Why It Pays to Play Around
BY ANDREAS WAGNER
JUNE 6, 2019
Play is so important that nature invented it long before it invented us. Almost all young mammals play, as do birds like parrots and crows. Play has been reported in reptiles, fish, and even spiders, where sexually immature animals use it to practice copulation. But the world champion of animal play may be the bottlenose dolphin, with 37 different reported types of play. Captive dolphins will play untiringly with balls and other toys, and wild dolphins play with objects like feathers, sponges, and “smoke rings” of air bubbles that they extrude from their blowholes.
Such widespread play must be more than just a frivolous whim of nature. The reason: It costs. Young animals can spend up to 20 percent of their daily energy budget goofing around rather than, say, chasing dinner. And their play can cause serious problems. Playing cheetah cubs frequently scare off prey by chasing each other or by clambering over their stalking mother. Playing elephants get stuck in mud. Playing bighorn sheep get impaled on cactus spines. Some playful animals even get themselves killed. In a 1991 study, Cambridge researcher Robert Harcourt observed a colony of South American fur seals. Within a single season, 102 of the colony’s pups were attacked by sea lions, and 26 of them were killed. More than 80 percent of the killed pups were attacked while playing.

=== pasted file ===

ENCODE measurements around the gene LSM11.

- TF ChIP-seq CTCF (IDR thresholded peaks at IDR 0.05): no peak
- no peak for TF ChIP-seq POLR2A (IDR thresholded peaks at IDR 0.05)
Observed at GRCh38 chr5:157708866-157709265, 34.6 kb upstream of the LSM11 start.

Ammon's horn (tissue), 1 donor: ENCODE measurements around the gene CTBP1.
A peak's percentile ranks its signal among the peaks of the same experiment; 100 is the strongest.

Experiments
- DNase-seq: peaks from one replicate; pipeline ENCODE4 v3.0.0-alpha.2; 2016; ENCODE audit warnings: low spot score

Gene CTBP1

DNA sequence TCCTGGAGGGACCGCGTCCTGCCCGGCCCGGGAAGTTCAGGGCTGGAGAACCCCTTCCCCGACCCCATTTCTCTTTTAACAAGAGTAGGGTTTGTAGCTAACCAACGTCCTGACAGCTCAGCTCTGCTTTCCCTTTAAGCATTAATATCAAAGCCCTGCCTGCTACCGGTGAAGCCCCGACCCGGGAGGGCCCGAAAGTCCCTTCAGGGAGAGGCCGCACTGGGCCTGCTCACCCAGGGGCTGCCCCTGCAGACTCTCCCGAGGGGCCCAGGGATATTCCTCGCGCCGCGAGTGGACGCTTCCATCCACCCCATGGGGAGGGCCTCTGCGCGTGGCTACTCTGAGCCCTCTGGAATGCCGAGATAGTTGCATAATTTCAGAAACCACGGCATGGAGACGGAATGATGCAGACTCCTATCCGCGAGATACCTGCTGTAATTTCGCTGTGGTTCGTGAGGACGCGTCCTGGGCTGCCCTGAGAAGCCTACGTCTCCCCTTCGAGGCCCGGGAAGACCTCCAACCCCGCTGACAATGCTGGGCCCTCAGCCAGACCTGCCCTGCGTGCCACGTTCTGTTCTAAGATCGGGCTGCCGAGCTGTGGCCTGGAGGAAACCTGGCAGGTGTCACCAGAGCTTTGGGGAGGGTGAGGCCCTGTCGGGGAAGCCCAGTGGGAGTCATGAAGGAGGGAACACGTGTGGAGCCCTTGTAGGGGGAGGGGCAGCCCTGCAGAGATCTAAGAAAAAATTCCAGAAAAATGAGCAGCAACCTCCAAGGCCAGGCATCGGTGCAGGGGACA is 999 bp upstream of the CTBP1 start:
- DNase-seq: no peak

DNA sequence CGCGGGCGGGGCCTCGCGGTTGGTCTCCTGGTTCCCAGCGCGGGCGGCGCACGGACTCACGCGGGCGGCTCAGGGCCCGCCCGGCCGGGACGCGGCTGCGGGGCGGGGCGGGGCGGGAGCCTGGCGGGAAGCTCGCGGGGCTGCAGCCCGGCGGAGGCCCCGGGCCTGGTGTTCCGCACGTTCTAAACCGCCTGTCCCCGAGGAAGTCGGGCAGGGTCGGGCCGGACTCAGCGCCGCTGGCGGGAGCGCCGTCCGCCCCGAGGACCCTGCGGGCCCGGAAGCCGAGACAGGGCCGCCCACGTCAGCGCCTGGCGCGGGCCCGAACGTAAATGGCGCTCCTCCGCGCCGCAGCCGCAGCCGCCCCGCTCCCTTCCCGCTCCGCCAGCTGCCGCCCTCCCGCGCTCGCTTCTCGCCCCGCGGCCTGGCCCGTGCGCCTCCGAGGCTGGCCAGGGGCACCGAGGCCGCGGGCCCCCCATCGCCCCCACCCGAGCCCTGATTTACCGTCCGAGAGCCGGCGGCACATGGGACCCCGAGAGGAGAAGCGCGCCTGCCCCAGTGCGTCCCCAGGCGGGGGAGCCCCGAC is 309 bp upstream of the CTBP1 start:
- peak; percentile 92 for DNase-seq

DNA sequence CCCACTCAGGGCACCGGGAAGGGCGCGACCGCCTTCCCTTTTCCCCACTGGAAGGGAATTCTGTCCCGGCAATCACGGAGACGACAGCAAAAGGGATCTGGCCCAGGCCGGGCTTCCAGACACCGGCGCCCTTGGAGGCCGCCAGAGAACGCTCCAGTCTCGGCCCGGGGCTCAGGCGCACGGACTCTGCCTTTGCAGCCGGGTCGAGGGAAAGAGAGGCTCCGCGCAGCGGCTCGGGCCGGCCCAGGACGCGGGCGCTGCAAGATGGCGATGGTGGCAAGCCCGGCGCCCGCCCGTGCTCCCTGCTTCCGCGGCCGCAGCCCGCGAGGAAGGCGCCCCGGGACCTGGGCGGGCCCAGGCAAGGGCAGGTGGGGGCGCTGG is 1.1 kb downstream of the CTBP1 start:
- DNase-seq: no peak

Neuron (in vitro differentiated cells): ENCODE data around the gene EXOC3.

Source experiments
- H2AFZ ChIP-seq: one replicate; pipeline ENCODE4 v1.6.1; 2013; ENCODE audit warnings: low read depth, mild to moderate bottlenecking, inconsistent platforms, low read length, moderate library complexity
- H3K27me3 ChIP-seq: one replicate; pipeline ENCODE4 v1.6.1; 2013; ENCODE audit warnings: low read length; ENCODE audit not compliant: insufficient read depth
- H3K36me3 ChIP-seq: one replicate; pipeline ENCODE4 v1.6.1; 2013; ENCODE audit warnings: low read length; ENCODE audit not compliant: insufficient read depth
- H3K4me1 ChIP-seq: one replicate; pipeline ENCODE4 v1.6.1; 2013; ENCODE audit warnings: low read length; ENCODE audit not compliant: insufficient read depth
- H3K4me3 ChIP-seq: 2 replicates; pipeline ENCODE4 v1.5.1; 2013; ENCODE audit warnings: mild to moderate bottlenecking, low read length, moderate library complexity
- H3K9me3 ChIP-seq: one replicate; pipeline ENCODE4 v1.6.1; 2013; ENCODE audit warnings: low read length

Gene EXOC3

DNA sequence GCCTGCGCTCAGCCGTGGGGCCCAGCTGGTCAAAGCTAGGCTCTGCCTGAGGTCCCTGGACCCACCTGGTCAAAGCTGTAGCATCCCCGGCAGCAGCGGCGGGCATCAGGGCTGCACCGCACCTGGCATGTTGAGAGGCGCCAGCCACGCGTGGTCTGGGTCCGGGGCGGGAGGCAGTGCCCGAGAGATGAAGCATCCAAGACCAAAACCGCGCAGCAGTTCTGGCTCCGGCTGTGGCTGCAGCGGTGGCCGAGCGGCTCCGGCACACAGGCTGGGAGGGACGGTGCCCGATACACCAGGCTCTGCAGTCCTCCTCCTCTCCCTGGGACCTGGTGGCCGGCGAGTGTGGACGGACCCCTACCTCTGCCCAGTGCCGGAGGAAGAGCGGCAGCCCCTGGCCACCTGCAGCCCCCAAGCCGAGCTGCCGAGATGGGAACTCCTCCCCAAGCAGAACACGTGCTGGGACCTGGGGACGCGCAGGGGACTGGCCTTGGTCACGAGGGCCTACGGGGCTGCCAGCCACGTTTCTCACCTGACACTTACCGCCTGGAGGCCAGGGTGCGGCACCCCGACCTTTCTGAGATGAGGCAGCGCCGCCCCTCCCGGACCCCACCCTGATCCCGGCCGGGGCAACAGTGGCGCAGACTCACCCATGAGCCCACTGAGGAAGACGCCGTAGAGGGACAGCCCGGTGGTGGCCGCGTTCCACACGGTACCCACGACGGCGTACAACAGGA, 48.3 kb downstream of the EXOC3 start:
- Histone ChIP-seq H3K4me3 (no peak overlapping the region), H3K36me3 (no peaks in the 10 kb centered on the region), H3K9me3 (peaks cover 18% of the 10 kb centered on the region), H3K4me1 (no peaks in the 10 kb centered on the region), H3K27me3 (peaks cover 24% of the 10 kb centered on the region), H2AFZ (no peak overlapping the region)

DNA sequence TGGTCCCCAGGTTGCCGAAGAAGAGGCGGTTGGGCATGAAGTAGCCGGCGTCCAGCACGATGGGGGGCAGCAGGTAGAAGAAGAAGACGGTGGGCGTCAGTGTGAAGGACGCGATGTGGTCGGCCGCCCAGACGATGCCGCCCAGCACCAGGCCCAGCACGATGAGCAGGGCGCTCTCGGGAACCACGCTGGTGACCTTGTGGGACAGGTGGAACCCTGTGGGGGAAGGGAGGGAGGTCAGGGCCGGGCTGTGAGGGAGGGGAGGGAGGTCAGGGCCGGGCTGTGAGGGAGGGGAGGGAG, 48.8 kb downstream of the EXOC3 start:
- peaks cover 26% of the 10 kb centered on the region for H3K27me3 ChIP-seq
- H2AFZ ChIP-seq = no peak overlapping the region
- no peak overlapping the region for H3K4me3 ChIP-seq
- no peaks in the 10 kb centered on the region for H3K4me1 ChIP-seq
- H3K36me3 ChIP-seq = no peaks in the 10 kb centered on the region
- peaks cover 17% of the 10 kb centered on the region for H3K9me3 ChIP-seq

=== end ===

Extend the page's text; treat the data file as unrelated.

With costs this high, the benefits can’t be far behind. And indeed, where the benefits of play have been measured, they can make the difference between life and death. The more feral horses from New Zealand play, for example, the better they survive their first year. Likewise, Alaskan brown bear cubs that played more during their first summer not only survived the first winter better, but also had a better chance to survive subsequent winters.
Male spiders practice how to copulate fast enough to get away from a female before other males attack them.
Some purposes of such play have nothing to do with mental problem solving. When horses play, they strengthen their muscles, and that very strength can help them survive. When lion cubs play-fight, they prepare for the real fights that will help them dominate the group. When dolphins play with air bubbles, they are honing their skills at confusing and catching prey. And when male spiders play at sex, they practice how to copulate fast enough to get away from a female before other males attack them.
But at least in mammals, play goes beyond mere practice of a stereotypical behavior, like that of a pianist rehearsing the same passage over and over again. When mammals stalk, hunt, and escape, they find themselves in ever-new situations and environments. Marc Bekoff, a researcher at the University of Colorado and a lifelong student of animal behavior, argues that play broadens an animal’s behavioral repertoire, giving them the flexibility to adapt to changing circumstances. In other words, animal play creates diverse behaviors, regardless of whether that diversity is immediately useful. It prepares the player for the unexpected in an unpredictable world.